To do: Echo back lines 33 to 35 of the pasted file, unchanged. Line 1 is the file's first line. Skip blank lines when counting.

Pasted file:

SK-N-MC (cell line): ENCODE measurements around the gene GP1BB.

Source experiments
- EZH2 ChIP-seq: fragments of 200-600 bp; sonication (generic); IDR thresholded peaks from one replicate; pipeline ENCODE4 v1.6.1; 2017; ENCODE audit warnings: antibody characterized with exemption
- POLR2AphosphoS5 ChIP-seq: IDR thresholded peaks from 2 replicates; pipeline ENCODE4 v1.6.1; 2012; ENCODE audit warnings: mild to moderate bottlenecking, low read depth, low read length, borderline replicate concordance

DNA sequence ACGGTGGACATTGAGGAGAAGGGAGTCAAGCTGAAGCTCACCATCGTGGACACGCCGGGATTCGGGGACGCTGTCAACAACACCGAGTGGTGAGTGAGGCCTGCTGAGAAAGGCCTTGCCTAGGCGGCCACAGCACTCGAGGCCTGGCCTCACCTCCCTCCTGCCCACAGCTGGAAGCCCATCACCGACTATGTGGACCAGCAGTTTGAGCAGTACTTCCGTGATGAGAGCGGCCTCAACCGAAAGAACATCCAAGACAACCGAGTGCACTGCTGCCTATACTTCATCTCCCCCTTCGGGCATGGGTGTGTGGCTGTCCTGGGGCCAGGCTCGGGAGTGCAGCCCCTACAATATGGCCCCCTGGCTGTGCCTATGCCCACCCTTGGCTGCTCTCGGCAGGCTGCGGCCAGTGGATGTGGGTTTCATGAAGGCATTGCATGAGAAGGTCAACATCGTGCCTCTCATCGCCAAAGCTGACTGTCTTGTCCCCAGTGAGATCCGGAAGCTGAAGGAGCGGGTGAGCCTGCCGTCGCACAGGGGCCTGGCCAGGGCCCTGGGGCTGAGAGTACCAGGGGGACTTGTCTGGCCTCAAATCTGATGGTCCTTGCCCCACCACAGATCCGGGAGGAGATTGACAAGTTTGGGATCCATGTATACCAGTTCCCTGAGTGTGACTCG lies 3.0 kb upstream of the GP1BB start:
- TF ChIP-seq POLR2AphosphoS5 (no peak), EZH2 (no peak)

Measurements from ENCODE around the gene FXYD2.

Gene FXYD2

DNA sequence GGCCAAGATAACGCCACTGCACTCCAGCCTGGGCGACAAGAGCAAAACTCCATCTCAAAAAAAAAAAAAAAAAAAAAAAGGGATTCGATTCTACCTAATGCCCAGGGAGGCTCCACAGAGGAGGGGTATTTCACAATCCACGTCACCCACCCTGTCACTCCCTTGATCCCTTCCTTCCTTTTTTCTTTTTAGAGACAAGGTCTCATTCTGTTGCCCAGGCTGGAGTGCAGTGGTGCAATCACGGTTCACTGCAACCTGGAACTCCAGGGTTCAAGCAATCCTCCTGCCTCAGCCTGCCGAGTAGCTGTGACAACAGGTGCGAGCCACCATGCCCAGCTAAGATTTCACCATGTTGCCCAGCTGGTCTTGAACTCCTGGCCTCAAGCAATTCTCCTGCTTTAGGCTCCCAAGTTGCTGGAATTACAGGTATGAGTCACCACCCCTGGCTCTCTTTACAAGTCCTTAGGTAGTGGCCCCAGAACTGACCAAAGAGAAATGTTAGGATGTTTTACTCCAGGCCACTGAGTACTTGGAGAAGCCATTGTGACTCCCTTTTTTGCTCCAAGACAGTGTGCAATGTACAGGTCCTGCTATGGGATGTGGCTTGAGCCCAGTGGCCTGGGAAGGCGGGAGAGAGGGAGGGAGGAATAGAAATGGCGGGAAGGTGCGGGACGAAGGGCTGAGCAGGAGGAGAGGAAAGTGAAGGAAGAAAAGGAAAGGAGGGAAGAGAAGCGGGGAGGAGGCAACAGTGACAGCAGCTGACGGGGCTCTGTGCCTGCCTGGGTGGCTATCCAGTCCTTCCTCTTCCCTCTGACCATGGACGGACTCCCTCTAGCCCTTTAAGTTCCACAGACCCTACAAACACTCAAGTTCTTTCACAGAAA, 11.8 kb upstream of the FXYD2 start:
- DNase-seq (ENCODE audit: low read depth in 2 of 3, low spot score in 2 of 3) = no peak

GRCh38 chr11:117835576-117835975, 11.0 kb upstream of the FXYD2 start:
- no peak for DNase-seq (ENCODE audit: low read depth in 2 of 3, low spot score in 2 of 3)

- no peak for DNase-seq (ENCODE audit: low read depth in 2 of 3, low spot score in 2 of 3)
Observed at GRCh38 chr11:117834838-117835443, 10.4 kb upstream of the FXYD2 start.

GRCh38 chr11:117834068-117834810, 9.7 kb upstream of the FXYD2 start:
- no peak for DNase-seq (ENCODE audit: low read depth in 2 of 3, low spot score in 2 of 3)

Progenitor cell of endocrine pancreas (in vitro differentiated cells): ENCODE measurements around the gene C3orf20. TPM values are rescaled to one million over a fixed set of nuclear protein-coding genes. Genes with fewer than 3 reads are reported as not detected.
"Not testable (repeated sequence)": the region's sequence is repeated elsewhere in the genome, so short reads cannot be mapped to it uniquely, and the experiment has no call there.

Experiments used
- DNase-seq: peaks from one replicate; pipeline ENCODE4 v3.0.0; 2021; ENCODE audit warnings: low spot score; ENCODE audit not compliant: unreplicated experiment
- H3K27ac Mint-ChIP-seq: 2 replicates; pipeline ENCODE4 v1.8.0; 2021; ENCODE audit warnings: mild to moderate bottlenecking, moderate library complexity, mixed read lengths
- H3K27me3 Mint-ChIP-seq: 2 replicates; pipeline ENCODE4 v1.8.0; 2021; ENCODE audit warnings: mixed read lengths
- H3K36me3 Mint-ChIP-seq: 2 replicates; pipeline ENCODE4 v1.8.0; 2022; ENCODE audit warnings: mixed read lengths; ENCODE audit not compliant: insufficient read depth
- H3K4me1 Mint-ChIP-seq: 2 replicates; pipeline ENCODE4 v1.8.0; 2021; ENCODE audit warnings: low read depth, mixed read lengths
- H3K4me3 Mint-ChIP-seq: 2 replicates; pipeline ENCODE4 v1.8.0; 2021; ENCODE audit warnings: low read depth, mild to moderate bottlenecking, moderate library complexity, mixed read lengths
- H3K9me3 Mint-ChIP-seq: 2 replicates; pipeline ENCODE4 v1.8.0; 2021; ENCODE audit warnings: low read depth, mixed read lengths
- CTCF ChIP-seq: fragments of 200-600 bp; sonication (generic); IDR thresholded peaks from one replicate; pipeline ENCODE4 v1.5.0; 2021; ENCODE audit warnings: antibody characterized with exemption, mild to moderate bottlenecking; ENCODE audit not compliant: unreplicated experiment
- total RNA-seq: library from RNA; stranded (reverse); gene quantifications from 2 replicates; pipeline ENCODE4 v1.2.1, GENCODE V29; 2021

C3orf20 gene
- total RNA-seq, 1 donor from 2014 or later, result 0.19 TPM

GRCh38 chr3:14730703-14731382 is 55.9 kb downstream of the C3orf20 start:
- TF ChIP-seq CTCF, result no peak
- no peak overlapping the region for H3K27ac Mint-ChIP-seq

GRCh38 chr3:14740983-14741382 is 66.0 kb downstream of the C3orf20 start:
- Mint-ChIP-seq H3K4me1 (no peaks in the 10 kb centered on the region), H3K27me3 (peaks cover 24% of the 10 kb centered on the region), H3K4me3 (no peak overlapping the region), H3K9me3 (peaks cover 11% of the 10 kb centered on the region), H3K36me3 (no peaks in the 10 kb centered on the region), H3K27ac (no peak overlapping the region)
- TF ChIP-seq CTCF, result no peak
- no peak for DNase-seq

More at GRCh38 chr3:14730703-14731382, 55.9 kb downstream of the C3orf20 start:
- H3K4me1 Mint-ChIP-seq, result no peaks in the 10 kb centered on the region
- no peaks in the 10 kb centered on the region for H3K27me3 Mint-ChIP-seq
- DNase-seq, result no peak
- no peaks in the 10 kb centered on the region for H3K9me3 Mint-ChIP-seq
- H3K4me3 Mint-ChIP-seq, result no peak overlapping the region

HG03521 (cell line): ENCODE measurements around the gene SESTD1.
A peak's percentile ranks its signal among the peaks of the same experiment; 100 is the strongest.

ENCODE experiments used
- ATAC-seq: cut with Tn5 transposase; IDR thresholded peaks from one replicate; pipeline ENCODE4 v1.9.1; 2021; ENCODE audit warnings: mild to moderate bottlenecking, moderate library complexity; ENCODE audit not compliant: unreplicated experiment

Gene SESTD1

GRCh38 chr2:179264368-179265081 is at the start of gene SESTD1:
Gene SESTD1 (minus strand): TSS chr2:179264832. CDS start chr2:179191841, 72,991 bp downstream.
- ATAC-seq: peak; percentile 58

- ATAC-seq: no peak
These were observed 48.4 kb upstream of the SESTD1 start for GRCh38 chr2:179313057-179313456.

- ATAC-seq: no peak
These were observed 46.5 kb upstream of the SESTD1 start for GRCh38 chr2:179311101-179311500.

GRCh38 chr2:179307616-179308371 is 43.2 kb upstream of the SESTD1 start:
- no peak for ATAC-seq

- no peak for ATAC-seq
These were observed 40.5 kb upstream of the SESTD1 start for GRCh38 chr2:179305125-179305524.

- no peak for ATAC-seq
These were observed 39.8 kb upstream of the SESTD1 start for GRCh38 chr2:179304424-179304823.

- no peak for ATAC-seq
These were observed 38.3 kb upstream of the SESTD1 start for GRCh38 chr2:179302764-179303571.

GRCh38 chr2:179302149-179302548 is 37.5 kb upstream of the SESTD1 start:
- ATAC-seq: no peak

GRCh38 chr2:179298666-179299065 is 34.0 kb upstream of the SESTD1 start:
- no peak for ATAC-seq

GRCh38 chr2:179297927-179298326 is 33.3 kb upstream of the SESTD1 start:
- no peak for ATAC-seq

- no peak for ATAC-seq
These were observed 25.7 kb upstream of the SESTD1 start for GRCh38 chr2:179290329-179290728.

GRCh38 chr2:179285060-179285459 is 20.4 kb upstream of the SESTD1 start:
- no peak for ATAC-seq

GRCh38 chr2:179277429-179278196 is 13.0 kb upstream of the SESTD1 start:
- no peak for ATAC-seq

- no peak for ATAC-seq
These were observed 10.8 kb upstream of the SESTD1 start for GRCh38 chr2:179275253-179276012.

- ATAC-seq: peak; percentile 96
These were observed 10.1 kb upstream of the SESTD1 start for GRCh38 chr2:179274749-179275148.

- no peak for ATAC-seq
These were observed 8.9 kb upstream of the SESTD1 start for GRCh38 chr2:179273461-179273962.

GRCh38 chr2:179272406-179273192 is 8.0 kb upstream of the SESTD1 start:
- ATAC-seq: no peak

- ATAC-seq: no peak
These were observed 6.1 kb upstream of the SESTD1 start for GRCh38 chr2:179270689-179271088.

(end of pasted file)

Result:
- no peak overlapping the region for H3K27ac Mint-ChIP-seq

GRCh38 chr3:14740983-14741382 is 66.0 kb downstream of the C3orf20 start:
- Mint-ChIP-seq H3K4me1 (no peaks in the 10 kb centered on the region), H3K27me3 (peaks cover 24% of the 10 kb centered on the region), H3K4me3 (no peak overlapping the region), H3K9me3 (peaks cover 11% of the 10 kb centered on the region), H3K36me3 (no peaks in the 10 kb centered on the region), H3K27ac (no peak overlapping the region)